In the past, Paubha paintings were closely tied to the religious practices and rituals that interwove Newar society and formed one of the cultural strands of the region. Paubha did not develop in isolation in Nepal, but flourished here because it was appreciated and patronized throughout the region. Its popularity supported the artists and its sacred status preserved its quality. Modern times have not been so kind to these age old cultural milieus. Their historical patronage networks have gradually disappeared and have been replaced by the modern market economy.
A 1966 painting, A Tribute to My Forefathers, by one of Nepal’s first modern era artists, Tej Bahadur Chitrakar, captures the slow but dramatic shift that was occurring within the Newar community since the fall of the Malla Kings. The oil on canvas painting, done towards the end of Tej Bahadur’s career, depicts an old Chitrakar laboriously painting in the Paubha style. The painting appears to be Tej Bahadur’s attempt at acknowledging the impending end of the Paubha style. It shows the ability of the new material (oil and canvas) to replicate the stone pigments used in Paubha and create a visual narrative that speaks of the present, no longer bound by the scriptural restrains of Paubha.
I suggested to Lok Chitrakar that the narratives that were once able to captivate people are no longer known to the public. Perhaps this was why Paubha was classified as traditional - that it could only speak of a time gone by. Chitrakar brooded over this for a while before speaking. “Yes, Paubha is a religious painting technique, but it can also be used in a secular way. Its birth and origination lie in the religious. To understand it, knowing its religious usage and purpose is necessary. I think Paubha can be used to speak of the present, but perhaps no one has really explores its possibilities yet.”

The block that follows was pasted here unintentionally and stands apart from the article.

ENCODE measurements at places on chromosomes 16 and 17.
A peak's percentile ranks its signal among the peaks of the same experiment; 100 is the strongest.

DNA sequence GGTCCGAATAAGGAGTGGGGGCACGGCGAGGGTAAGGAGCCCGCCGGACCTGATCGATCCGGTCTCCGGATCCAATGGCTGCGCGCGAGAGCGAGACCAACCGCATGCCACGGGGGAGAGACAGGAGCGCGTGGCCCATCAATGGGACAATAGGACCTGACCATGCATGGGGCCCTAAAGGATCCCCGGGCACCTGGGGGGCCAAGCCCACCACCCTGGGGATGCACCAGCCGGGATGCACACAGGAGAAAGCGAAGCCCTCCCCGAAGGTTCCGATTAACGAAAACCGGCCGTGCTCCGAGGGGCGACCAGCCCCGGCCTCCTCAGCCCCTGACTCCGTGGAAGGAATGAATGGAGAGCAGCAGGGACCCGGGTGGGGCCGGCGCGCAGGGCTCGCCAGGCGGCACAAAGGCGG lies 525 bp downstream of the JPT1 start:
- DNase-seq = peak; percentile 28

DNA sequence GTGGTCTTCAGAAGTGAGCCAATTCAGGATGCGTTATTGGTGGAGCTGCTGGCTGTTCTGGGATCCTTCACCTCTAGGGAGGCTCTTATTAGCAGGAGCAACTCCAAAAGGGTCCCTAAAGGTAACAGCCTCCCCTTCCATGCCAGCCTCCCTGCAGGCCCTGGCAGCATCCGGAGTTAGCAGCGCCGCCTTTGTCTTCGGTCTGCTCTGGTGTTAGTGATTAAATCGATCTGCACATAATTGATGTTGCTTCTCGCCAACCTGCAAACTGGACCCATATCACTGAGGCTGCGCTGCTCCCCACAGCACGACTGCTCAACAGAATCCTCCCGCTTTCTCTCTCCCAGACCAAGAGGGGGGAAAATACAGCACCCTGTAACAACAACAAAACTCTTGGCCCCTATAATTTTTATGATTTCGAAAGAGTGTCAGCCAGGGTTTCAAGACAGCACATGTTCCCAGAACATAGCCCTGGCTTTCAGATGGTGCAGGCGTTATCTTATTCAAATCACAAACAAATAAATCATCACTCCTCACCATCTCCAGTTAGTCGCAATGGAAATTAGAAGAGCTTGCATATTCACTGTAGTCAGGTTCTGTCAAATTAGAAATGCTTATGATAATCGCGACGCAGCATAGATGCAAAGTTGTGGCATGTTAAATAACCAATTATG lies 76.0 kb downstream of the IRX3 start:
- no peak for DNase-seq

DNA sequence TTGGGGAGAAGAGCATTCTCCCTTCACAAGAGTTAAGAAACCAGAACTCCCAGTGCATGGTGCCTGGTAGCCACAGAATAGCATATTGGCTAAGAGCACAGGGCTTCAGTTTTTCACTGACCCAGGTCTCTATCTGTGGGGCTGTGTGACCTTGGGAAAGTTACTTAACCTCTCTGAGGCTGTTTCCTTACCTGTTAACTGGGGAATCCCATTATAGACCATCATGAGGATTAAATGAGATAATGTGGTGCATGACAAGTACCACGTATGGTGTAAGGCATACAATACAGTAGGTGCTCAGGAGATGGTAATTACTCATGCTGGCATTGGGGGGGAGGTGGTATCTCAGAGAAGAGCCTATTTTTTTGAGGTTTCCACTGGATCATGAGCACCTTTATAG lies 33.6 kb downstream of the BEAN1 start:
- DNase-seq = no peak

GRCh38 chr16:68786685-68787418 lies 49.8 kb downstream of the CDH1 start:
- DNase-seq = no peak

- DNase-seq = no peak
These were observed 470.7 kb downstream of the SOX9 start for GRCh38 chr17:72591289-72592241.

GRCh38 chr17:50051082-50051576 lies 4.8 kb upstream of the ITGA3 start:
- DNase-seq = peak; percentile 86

In Nepal, tradition lives alongside the modern - this perhaps confuses how we see art. Many debates persist between what is craftsmanship and handicraft versus artistry and art, or what are the traditional arts versus the contemporary. Paubha has often been derided as an exulted form of mimicry - that all Paubha paintings are replications of the same painting and that there is limited space for artistic originality. Chitrakar is clear on where he stands on this, “There is a particular religious tradition to Paubha that demands it to remain true to the symbolisms, motifs, figures and positions that give it meaning, else they lose their representational value. However, the scriptures are broad and there it is largely the interpretation of this that the artist is engaged in. Originality is the contention here - but perhaps the gaze should be finer than the broad brushstrokes of our modern narrative? On the other hand, one could use the Paubha style to create a secular image - how does one judge originality in such a case? Would it be original to paint the Mona Lisa in Paubha style?”
Paubha and the traditional art forms have an archaic history in modern Nepal. They have largely been followed and understood as relics of a past, perhaps reinforced by their appearance in western museums amidst the plunder of dead civilizations. It has not helped that most contemporary artists have shown little interest in the indigenous art practices and traditions. I once mentioned to Lok Chitrakar that I found it remarkable that he has dedicated so much of his time to teaching, instead of spending all his time on his work. He laughs, but explains, “I think that it is important for the younger generation to at least experience the Paubha style. If they ever find it necessary, they can then come back to learn it. It gives me glimmer of hope that the younger generation will see Paubha as I see it and use it to speak to their generation.”
Chitrakar showed me preliminary sketches of his work for the Kathmandu International Art Festival to be held in November this year. It was a secular painting - he called it an attempt to show what could be done with the Paubha style. But his emphasis remained with working out the intricacies of Nepal’s religious painting. “Dissatisfaction is in many ways a boon for a painter. It prods me on. It makes me curious, makes me want to improve. Till now, I have not been satisfied by any of my paintings yet. Perhaps, if ever I gain satisfaction, I will paint more secular themes and utilize some of those techniques I learnt in Japan.”